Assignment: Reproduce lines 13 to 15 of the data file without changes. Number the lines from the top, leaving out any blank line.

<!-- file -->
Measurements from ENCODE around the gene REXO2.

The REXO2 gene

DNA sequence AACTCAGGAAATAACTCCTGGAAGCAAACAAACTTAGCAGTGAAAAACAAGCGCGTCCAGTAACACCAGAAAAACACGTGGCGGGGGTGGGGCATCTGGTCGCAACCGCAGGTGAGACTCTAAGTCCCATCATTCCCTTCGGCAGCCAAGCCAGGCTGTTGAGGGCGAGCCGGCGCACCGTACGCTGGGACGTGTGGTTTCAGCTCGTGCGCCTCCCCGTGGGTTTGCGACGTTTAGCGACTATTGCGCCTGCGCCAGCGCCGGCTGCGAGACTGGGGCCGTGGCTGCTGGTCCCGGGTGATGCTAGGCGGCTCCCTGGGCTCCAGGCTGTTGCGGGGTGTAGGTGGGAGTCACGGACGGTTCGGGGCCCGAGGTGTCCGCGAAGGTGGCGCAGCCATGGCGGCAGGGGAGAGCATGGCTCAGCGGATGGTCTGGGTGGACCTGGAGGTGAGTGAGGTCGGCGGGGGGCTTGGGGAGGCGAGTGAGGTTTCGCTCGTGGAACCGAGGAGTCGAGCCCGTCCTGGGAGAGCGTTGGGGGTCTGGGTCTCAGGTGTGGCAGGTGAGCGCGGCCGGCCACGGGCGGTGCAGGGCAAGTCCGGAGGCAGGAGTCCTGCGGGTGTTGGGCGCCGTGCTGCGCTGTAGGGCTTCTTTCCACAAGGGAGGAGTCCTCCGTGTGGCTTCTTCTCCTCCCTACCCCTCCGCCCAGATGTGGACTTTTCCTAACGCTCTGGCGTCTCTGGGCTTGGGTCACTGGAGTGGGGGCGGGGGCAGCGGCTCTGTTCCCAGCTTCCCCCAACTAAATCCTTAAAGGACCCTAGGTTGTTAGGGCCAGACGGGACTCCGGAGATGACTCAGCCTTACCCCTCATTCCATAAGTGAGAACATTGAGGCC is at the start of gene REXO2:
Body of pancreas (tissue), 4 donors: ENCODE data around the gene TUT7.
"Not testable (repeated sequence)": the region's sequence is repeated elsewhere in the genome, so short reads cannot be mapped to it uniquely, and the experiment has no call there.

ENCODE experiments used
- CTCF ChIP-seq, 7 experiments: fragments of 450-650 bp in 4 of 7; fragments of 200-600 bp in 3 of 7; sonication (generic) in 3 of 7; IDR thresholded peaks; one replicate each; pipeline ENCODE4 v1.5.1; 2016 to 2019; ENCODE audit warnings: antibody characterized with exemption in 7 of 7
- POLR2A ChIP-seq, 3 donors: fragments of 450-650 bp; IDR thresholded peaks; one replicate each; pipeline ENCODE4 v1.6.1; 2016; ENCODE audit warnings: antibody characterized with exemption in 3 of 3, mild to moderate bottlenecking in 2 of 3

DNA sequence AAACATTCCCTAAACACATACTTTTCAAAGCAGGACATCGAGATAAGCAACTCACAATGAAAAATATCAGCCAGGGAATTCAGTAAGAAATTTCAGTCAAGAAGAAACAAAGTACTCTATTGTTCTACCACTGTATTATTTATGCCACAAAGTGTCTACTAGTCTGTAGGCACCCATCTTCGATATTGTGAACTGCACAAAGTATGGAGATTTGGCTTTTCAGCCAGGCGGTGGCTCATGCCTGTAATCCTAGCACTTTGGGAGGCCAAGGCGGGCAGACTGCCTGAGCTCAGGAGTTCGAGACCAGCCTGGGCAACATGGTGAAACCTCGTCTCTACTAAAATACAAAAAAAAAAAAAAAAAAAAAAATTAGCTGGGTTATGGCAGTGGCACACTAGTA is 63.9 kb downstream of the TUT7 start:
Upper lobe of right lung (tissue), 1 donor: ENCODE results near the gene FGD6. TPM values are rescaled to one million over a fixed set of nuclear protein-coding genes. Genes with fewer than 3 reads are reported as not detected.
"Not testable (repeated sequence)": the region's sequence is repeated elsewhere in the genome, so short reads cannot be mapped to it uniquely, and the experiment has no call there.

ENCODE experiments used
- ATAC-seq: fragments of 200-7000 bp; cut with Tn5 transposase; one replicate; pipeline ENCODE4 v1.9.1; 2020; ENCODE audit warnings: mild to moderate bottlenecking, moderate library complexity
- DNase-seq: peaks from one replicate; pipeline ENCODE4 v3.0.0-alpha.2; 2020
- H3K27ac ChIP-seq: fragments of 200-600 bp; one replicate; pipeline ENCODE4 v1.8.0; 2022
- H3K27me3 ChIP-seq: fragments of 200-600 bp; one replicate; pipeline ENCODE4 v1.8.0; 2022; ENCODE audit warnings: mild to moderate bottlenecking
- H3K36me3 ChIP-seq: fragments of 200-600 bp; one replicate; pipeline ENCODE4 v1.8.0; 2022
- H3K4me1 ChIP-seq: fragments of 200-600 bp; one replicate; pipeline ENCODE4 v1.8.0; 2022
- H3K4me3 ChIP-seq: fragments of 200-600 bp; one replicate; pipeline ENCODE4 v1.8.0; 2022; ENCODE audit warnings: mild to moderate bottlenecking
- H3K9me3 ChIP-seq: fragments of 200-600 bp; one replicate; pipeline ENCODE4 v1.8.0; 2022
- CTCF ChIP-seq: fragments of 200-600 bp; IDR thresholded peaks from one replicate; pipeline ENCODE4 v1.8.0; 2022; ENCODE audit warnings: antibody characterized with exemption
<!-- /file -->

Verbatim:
- ATAC-seq: fragments of 200-7000 bp; cut with Tn5 transposase; one replicate; pipeline ENCODE4 v1.9.1; 2020; ENCODE audit warnings: mild to moderate bottlenecking, moderate library complexity
- DNase-seq: peaks from one replicate; pipeline ENCODE4 v3.0.0-alpha.2; 2020
- H3K27ac ChIP-seq: fragments of 200-600 bp; one replicate; pipeline ENCODE4 v1.8.0; 2022